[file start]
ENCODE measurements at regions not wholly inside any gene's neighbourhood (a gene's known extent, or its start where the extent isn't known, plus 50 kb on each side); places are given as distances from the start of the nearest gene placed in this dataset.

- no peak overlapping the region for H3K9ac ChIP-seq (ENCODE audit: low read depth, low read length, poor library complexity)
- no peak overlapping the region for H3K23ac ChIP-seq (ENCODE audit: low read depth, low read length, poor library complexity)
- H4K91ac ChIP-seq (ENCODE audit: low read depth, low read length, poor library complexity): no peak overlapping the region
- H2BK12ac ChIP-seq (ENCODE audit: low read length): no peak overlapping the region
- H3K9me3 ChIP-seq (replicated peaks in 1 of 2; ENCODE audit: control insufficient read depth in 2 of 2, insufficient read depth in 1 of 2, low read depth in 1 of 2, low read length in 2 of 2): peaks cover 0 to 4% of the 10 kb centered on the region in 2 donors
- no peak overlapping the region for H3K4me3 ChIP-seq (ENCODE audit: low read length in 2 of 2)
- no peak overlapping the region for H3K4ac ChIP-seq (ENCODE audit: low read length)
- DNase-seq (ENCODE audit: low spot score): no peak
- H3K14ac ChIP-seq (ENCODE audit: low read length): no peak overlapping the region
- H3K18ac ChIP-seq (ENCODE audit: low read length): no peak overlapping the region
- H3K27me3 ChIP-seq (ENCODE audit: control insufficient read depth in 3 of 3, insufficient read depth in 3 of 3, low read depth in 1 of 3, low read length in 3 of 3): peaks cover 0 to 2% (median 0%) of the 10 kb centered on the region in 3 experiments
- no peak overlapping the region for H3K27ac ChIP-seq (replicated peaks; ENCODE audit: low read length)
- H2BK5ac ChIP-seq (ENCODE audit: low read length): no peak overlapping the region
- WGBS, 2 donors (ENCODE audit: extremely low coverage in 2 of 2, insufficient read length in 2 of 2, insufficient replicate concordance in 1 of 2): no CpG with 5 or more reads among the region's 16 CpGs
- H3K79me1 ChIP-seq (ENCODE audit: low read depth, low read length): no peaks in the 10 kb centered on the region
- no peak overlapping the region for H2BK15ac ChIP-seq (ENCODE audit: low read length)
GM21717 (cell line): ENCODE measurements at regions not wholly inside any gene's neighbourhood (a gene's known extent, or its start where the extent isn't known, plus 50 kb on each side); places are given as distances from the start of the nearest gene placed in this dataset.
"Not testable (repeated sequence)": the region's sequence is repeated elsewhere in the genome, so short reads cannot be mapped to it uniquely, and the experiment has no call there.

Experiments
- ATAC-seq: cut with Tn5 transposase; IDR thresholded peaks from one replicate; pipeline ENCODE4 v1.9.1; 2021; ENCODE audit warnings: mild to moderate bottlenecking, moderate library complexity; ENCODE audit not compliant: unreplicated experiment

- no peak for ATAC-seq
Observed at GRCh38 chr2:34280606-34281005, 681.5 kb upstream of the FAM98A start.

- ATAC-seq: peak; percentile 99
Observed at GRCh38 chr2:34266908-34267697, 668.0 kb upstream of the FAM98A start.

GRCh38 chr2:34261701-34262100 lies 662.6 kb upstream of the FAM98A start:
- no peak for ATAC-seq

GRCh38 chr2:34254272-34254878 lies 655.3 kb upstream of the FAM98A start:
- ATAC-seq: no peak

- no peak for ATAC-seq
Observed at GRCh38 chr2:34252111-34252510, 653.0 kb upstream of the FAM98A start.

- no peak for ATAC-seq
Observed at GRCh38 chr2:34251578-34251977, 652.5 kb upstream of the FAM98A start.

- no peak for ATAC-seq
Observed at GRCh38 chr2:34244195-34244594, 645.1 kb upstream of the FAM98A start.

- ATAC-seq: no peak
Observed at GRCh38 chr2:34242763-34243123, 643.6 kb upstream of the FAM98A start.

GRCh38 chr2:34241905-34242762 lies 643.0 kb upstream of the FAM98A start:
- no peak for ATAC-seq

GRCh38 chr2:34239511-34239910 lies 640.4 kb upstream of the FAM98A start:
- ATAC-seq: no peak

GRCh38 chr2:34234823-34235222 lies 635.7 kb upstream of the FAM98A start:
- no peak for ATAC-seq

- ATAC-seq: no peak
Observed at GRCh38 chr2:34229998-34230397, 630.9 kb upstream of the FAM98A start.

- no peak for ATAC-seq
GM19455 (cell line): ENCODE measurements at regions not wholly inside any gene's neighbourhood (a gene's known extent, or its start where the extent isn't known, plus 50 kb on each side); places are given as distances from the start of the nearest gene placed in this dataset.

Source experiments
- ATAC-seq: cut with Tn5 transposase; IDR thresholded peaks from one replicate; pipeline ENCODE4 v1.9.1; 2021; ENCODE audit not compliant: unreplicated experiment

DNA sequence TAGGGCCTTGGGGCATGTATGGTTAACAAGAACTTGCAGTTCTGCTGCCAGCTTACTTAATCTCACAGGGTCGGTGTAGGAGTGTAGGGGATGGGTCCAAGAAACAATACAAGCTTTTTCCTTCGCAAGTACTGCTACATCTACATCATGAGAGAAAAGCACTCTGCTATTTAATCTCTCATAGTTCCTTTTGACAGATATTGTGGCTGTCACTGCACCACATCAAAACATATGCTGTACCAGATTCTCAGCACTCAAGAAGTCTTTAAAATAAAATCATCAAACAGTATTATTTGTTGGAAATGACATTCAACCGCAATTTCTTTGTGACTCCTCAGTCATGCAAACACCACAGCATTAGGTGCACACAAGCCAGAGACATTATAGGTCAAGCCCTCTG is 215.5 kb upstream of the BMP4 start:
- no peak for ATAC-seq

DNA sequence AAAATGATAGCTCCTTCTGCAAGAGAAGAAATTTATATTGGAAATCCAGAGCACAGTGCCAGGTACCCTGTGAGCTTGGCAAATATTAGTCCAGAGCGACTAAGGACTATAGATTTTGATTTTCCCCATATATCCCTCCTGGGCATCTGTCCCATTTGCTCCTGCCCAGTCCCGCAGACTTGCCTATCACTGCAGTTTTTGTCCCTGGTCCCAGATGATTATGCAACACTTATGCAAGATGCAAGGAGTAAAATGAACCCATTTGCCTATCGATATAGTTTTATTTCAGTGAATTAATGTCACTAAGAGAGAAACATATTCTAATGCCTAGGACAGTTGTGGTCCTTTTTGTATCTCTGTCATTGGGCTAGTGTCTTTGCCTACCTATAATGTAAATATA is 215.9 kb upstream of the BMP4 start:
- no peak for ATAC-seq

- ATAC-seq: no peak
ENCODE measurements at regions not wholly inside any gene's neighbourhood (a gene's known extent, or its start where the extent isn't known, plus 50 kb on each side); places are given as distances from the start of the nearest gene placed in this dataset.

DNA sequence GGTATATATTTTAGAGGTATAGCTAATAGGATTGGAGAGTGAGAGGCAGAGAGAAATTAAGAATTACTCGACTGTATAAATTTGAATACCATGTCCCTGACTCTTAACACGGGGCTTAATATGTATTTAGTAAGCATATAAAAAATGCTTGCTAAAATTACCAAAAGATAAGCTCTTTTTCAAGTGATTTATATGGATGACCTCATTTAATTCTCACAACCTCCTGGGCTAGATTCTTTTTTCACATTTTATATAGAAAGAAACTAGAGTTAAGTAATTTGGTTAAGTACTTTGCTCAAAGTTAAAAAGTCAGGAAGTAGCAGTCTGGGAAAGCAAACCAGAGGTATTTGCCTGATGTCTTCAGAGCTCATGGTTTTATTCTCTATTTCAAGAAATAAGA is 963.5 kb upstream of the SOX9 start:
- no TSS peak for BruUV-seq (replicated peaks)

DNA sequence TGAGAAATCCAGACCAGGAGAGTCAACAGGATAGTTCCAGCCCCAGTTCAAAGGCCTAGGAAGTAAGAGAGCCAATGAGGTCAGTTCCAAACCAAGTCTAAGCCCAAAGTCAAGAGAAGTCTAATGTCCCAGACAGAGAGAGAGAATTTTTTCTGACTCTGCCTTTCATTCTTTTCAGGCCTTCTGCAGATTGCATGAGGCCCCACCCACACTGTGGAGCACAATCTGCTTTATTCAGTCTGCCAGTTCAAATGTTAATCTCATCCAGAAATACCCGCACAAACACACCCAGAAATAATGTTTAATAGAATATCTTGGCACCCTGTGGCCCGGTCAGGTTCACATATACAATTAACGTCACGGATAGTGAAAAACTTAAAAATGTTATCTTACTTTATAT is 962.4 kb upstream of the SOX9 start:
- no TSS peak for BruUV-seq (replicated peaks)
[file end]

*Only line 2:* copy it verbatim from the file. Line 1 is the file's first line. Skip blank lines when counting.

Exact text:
- no peak overlapping the region for H3K9ac ChIP-seq (ENCODE audit: low read depth, low read length, poor library complexity)